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ORIGINAL ARTICLES
Year : 2020  |  Volume : 8  |  Issue : 1  |  Page : 1-4

Association between occupational exposure to acidic chemicals and occupational dental erosion in the workers of a battery company in Bengaluru city: A case–control study


1 Department of Public Health Dentistry, Hazaribag College of Dental Sciences and Hospital, Hazaribag, Jharkhand, India
2 Department of Pedodontics and Preventive Dentistry, Hazaribag College of Dental Sciences and Hospital, Hazaribag, Jharkhand, India
3 Department of Prosthodontics and Crown and Bridge, Hazaribag College of Dental Sciences and Hospital, Hazaribag, Jharkhand, India

Correspondence Address:
Silpi Chatterjee
Department of Public Health Dentistry, Hazaribag College of Dental Sciences and Hospital, Demotand, Hazaribag 825301, Jharkhand.
India
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Source of Support: None, Conflict of Interest: None


DOI: 10.4103/INJO.INJO_41_19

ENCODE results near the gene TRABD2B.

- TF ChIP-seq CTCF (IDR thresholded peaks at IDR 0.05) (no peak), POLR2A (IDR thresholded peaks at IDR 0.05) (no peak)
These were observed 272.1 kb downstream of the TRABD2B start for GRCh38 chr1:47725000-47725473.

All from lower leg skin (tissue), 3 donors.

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Introduction: Occupational exposure to acids has been described in association with oral health, which is explained by the high irritant and corrosive acid effects that damage the enamel structure, cause inflammatory and immune reactions, and reduce the salivary pH, which can also compromise resistance to infections in oral cavity. So, this study was conducted to access the dental erosion and afford them the necessary treatment. Aim: The aim of this study was to evaluate the association between occupational health behaviors and occupational dental erosion in the employees of battery company, Bengaluru, Karnataka, India. Materials and Methods: A case–control study was planned among the workers of battery company in Bengaluru City. Total 362 subjects were selected for the study, among which 181 were cases and 181 were controls. The data were collected by administering a questionnaire, which included demographic data, years of experience, and oral hygiene practices. The dental erosion was assessed according to recommended diagnostic criteria of Smith and Knight Tooth Wear Index. Results: A total of 35.2% of the subjects had dental erosion in the age of 50–59 years. Comparison of dental erosion among the age-group revealed a statistically significant difference (P < 0.00). Approximately 14.5% cases and 1.75% of the controls had at least one tooth surface with dentine, which was statistically significant (P < 0.00). Conclusion: This study documents the association between deterioration of the oral health status and a hazardous workplace environment. Findings pointed to the need of establishing appropriate educational, preventive, and treatment measures coupled with efficient surveillance and environment monitoring for the detection of acid fumes in the workplace environment.


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